Steve Palermo (Stephen Michael Palermo)

Steve Palermo

Steve Palermo was born on October 9, 1949 in Worcester, Massachusetts. He studied education at Norwich University, Leicester Junior College and Worcester State College. While in school, he worked as a baseball umpire. Barney Deary, who headed Major League Baseball’s Umpire Development Program, discovered Palermo working a Little League all-star game. As a result, Palermo entered the league’s development program where he trained for five years.  His career as an umpire includes the 1983 World Series, three American League Championship Series (1980, 1982, and 1989), the 1981 American League Division Series and the 1986 All-Star Game. In August 1991, The Sporting News ranked Palermo “Number 1” among American League umpires for overall performance. Steve Palermo was one of the first American League umpires to never use the outside chest protector. Starting in 1977, all new AL umpires had to adopt the inside chest protector, which had been used in the National League for decades under the guidance of Hall of Fame umpire Bill Klem. AL umpires on staff prior to 1977 were grandfathered and could continue to use the outside protector. Among those umpires with Palermo in the AL Class of ’77 were Durwood Merrill and Vic Voltaggio. His career highlights also include umpiring two of the most famous games in New York Yankees history. In 1978, he worked the Yankees’ one-game playoff against the Boston Red Sox in Fenway Park to determine the AL’s Eastern Division winner. Palermo, serving as the third base umpire, signaled “fair ball” when Bucky Dent hit the game-winning home run. On July 4, 1983, Palermo worked behind the plate for Dave Righetti’s no-hitter against the Red Sox at Yankee Stadium.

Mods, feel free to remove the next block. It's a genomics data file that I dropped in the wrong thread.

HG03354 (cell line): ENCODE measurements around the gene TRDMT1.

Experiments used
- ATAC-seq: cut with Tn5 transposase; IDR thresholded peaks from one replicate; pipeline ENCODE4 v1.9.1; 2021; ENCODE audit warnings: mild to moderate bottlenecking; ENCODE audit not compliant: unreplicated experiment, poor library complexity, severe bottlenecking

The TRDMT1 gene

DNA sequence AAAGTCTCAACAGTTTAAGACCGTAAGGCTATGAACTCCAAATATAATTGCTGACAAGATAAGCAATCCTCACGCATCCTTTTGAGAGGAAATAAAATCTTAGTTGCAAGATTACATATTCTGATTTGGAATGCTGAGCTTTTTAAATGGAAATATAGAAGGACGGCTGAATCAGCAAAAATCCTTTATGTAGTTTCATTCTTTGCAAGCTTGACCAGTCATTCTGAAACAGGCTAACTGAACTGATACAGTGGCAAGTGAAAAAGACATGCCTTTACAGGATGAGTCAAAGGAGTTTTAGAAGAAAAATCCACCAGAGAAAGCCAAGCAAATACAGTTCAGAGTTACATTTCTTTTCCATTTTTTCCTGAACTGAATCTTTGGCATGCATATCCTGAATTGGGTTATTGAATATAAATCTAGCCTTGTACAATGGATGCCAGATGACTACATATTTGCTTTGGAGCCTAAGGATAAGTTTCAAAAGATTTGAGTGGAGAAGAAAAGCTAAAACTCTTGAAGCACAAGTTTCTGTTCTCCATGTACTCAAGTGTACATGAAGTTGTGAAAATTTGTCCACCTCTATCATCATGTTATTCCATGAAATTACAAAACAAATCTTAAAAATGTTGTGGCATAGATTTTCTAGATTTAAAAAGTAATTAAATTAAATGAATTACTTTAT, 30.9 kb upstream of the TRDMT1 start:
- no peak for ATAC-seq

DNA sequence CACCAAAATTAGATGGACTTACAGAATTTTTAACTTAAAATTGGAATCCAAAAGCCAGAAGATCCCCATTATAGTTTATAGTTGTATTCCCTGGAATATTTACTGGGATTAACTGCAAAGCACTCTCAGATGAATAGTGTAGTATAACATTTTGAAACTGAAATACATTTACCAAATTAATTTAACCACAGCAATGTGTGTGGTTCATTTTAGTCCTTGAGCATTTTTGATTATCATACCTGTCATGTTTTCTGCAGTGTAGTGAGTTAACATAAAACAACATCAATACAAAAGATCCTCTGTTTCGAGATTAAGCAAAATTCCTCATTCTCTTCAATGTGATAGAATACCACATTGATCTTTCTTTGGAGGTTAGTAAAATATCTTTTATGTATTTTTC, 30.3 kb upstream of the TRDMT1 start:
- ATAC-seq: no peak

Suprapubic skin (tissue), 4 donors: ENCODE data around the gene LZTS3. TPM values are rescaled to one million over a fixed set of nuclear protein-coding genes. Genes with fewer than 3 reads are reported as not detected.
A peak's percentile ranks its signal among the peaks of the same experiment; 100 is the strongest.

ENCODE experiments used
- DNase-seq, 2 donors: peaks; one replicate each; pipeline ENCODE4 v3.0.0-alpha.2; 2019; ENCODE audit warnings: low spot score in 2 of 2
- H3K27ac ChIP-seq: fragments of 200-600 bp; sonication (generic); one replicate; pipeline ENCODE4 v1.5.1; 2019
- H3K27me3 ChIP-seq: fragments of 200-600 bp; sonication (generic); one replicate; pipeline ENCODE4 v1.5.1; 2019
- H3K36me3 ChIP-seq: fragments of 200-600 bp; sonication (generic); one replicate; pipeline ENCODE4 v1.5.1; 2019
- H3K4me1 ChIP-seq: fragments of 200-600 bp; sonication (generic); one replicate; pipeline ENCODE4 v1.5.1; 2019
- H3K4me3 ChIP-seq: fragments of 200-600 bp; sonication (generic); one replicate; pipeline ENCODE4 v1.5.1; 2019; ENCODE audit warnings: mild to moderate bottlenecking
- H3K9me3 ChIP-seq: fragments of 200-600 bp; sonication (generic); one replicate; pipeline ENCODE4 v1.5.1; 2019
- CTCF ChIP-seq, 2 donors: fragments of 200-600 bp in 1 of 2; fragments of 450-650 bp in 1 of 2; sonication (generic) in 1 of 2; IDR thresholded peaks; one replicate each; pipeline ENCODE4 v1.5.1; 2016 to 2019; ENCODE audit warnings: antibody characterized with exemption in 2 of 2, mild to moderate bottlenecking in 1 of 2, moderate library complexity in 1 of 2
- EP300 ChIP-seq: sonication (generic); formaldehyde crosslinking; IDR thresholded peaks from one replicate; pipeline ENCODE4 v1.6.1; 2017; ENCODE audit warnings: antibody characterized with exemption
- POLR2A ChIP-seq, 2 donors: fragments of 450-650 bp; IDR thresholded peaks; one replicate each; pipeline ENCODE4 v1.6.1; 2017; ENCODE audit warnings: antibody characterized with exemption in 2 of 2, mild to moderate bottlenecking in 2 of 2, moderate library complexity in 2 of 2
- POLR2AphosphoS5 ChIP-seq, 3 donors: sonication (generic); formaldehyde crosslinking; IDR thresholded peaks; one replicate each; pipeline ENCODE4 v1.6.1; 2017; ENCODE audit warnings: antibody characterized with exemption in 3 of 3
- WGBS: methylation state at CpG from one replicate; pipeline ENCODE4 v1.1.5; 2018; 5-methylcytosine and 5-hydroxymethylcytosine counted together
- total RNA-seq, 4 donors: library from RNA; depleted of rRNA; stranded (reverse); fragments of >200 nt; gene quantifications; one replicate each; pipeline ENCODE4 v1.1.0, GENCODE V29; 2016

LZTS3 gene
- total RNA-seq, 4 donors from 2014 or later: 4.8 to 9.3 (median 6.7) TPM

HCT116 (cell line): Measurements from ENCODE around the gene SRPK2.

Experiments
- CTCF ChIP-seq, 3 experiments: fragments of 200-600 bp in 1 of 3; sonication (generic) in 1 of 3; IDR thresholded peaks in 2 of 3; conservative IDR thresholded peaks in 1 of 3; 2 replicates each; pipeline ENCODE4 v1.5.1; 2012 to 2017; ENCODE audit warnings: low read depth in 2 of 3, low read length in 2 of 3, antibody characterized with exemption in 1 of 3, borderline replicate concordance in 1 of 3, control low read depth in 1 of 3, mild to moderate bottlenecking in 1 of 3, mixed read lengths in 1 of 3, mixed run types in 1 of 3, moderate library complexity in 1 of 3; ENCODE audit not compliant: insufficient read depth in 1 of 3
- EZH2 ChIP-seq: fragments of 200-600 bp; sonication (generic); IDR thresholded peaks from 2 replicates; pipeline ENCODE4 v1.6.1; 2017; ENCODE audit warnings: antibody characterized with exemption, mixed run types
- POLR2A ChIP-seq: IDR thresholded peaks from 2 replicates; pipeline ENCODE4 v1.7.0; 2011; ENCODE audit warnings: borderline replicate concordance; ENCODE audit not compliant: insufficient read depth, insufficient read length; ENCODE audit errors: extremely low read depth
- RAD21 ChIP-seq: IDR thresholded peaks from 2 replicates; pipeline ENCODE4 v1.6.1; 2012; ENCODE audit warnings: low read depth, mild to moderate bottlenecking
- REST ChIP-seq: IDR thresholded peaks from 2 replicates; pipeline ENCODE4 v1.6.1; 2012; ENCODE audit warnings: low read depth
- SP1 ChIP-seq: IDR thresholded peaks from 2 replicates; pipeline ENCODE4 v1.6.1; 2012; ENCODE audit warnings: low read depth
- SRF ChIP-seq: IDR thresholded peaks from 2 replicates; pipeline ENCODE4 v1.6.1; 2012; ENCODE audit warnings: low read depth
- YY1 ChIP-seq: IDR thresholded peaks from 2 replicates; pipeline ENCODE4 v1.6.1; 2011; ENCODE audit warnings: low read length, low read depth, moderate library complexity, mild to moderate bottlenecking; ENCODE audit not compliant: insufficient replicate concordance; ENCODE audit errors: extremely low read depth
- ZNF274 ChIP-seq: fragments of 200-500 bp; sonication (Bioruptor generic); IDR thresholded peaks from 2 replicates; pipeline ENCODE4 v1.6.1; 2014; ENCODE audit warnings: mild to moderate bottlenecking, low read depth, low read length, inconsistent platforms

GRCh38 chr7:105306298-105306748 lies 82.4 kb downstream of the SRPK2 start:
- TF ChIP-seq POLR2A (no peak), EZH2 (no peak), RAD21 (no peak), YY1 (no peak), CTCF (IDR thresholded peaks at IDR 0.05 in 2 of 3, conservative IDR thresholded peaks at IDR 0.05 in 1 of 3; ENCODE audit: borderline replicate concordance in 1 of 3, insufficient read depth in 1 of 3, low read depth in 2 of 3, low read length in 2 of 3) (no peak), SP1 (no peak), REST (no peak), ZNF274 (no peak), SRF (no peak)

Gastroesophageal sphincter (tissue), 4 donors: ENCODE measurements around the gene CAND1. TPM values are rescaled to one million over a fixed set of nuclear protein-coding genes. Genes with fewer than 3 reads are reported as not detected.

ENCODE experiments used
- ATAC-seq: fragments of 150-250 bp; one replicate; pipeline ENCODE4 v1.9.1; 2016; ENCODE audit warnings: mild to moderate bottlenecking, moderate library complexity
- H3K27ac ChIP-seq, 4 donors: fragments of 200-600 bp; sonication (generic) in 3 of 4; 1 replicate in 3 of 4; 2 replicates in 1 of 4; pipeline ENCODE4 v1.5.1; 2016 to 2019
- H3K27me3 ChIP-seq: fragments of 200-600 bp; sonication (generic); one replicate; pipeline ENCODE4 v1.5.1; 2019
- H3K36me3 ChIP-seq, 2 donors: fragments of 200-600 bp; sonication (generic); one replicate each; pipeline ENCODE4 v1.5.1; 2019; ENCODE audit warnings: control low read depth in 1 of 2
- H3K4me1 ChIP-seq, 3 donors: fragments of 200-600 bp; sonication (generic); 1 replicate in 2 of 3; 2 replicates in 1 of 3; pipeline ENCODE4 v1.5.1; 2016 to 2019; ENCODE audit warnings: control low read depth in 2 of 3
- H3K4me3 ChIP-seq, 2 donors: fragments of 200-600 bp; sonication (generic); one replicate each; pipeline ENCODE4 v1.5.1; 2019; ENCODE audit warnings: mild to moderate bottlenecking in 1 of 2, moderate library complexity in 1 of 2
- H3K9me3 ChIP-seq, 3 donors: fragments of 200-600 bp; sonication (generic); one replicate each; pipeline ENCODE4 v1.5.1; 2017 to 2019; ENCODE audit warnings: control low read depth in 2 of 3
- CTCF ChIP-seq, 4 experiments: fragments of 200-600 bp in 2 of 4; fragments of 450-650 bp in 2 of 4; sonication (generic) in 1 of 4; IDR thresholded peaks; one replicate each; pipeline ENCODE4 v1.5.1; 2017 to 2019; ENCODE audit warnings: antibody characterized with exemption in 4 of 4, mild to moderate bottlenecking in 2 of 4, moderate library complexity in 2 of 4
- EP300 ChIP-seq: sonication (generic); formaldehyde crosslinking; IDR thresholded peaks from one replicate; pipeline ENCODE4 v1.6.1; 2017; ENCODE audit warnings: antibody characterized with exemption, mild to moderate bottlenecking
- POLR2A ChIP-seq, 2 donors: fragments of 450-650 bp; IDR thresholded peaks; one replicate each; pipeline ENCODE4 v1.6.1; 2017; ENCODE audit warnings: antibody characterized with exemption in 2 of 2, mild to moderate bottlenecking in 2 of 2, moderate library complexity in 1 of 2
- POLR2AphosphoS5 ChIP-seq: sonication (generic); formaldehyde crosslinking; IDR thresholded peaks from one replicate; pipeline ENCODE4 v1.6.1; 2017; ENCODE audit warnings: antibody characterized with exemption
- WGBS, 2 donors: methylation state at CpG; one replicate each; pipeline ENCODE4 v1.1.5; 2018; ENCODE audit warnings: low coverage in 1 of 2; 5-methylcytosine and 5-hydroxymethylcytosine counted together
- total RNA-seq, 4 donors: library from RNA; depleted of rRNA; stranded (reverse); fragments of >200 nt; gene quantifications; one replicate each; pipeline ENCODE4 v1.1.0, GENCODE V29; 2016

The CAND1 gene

Steve Palermo provided the umpire’s voice in Ken Griffey Jr. Presents Major League Baseball, a 1994 Super NES baseball video game. On July 7, 1991, he and several friends, including fellow umpire Rich Garcia, were dining after a Texas Rangers game when they were alerted that two waitresses were being mugged in the parking lot. In an attempt to apprehend the assailants, he suffered a bullet wound to his spinal cord, resulting in instant paralysis from the waist down. Palermo’s umpiring career ended, and doctors told Palermo and his wife, Debbie, that he would probably never walk again. Through rehabilitation and determination, Palermo managed to recover, walking with the use of one small leg brace and a cane. He subsequently threw the ceremonial first pitch in Game 1 of the 1991 World Series, only three months after suffering his injury. Bud Selig hired Palermo as a special assistant in 1994 and, in 2000, elevated him as a supervisor of umpiring for the league. From 1995 to 1997, Palermo worked part time as an analyst for Yankees games on MSG Network. Steve Palermo died on May 14, 2017 at the age of 67 following a battle with cancer.

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  • October, 09, 1949
  • USA
  • Worcester, Massachusetts


  • May, 14, 2017
  • USA
  • Kansas City, Kansas

Cause of Death

  • cancer

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